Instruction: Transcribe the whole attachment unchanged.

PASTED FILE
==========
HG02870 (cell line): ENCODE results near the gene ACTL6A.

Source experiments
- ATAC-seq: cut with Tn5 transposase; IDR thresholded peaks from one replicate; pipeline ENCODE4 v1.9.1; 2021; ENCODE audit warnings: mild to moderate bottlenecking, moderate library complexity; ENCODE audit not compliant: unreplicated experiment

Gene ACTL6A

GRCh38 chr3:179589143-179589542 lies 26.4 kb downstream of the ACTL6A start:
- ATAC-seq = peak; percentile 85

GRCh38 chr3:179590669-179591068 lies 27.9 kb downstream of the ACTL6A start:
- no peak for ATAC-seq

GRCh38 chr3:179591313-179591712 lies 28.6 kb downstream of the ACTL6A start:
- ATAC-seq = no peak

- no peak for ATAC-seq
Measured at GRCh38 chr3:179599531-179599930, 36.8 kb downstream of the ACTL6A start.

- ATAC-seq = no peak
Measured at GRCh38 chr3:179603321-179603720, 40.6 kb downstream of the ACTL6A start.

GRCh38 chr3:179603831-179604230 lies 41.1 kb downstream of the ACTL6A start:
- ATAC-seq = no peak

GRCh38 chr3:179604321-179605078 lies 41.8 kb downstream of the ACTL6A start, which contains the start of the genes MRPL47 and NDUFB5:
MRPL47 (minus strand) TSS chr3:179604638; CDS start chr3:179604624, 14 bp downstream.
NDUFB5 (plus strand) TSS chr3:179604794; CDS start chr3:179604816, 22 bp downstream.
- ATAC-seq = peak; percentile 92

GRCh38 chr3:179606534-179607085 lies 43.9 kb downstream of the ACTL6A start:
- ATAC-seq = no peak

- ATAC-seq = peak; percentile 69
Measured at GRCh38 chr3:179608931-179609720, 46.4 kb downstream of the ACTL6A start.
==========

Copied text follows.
HG02870 (cell line): ENCODE results near the gene ACTL6A.

Source experiments
- ATAC-seq: cut with Tn5 transposase; IDR thresholded peaks from one replicate; pipeline ENCODE4 v1.9.1; 2021; ENCODE audit warnings: mild to moderate bottlenecking, moderate library complexity; ENCODE audit not compliant: unreplicated experiment

Gene ACTL6A

GRCh38 chr3:179589143-179589542 lies 26.4 kb downstream of the ACTL6A start:
- ATAC-seq = peak; percentile 85

GRCh38 chr3:179590669-179591068 lies 27.9 kb downstream of the ACTL6A start:
- no peak for ATAC-seq

GRCh38 chr3:179591313-179591712 lies 28.6 kb downstream of the ACTL6A start:
- ATAC-seq = no peak

- no peak for ATAC-seq
Measured at GRCh38 chr3:179599531-179599930, 36.8 kb downstream of the ACTL6A start.

- ATAC-seq = no peak
Measured at GRCh38 chr3:179603321-179603720, 40.6 kb downstream of the ACTL6A start.

GRCh38 chr3:179603831-179604230 lies 41.1 kb downstream of the ACTL6A start:
- ATAC-seq = no peak

GRCh38 chr3:179604321-179605078 lies 41.8 kb downstream of the ACTL6A start, which contains the start of the genes MRPL47 and NDUFB5:
MRPL47 (minus strand) TSS chr3:179604638; CDS start chr3:179604624, 14 bp downstream.
NDUFB5 (plus strand) TSS chr3:179604794; CDS start chr3:179604816, 22 bp downstream.
- ATAC-seq = peak; percentile 92

GRCh38 chr3:179606534-179607085 lies 43.9 kb downstream of the ACTL6A start:
- ATAC-seq = no peak

- ATAC-seq = peak; percentile 69
Measured at GRCh38 chr3:179608931-179609720, 46.4 kb downstream of the ACTL6A start.